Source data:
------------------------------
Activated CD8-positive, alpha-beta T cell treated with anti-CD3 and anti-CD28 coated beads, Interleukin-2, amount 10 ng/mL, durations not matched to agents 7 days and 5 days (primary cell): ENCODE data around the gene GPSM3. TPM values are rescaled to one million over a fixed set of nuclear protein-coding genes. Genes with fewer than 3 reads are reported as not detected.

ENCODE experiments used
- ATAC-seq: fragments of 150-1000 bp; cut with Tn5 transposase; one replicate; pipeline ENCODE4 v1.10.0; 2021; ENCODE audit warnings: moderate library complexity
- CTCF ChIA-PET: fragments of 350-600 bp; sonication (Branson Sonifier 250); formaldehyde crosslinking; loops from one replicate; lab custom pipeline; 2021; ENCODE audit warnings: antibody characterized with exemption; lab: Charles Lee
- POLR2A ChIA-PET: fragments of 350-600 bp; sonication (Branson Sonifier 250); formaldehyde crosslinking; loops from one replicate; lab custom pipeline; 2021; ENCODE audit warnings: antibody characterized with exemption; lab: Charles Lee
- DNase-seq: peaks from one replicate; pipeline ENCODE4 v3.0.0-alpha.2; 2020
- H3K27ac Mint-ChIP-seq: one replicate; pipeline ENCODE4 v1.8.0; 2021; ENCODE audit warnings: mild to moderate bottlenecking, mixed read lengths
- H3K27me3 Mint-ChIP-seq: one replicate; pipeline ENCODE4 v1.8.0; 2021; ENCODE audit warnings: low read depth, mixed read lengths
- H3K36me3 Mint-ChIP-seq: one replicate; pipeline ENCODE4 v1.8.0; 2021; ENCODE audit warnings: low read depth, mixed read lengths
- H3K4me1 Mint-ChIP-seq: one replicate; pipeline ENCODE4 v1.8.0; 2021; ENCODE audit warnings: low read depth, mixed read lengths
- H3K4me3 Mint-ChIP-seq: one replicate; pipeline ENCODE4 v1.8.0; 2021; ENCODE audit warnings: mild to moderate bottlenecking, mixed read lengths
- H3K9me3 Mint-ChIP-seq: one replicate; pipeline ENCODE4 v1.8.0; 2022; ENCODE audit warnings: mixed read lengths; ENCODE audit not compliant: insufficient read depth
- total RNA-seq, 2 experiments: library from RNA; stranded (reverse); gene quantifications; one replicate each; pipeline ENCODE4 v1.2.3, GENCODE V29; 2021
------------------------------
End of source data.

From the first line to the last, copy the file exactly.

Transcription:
Activated CD8-positive, alpha-beta T cell treated with anti-CD3 and anti-CD28 coated beads, Interleukin-2, amount 10 ng/mL, durations not matched to agents 7 days and 5 days (primary cell): ENCODE data around the gene GPSM3. TPM values are rescaled to one million over a fixed set of nuclear protein-coding genes. Genes with fewer than 3 reads are reported as not detected.

ENCODE experiments used
- ATAC-seq: fragments of 150-1000 bp; cut with Tn5 transposase; one replicate; pipeline ENCODE4 v1.10.0; 2021; ENCODE audit warnings: moderate library complexity
- CTCF ChIA-PET: fragments of 350-600 bp; sonication (Branson Sonifier 250); formaldehyde crosslinking; loops from one replicate; lab custom pipeline; 2021; ENCODE audit warnings: antibody characterized with exemption; lab: Charles Lee
- POLR2A ChIA-PET: fragments of 350-600 bp; sonication (Branson Sonifier 250); formaldehyde crosslinking; loops from one replicate; lab custom pipeline; 2021; ENCODE audit warnings: antibody characterized with exemption; lab: Charles Lee
- DNase-seq: peaks from one replicate; pipeline ENCODE4 v3.0.0-alpha.2; 2020
- H3K27ac Mint-ChIP-seq: one replicate; pipeline ENCODE4 v1.8.0; 2021; ENCODE audit warnings: mild to moderate bottlenecking, mixed read lengths
- H3K27me3 Mint-ChIP-seq: one replicate; pipeline ENCODE4 v1.8.0; 2021; ENCODE audit warnings: low read depth, mixed read lengths
- H3K36me3 Mint-ChIP-seq: one replicate; pipeline ENCODE4 v1.8.0; 2021; ENCODE audit warnings: low read depth, mixed read lengths
- H3K4me1 Mint-ChIP-seq: one replicate; pipeline ENCODE4 v1.8.0; 2021; ENCODE audit warnings: low read depth, mixed read lengths
- H3K4me3 Mint-ChIP-seq: one replicate; pipeline ENCODE4 v1.8.0; 2021; ENCODE audit warnings: mild to moderate bottlenecking, mixed read lengths
- H3K9me3 Mint-ChIP-seq: one replicate; pipeline ENCODE4 v1.8.0; 2022; ENCODE audit warnings: mixed read lengths; ENCODE audit not compliant: insufficient read depth
- total RNA-seq, 2 experiments: library from RNA; stranded (reverse); gene quantifications; one replicate each; pipeline ENCODE4 v1.2.3, GENCODE V29; 2021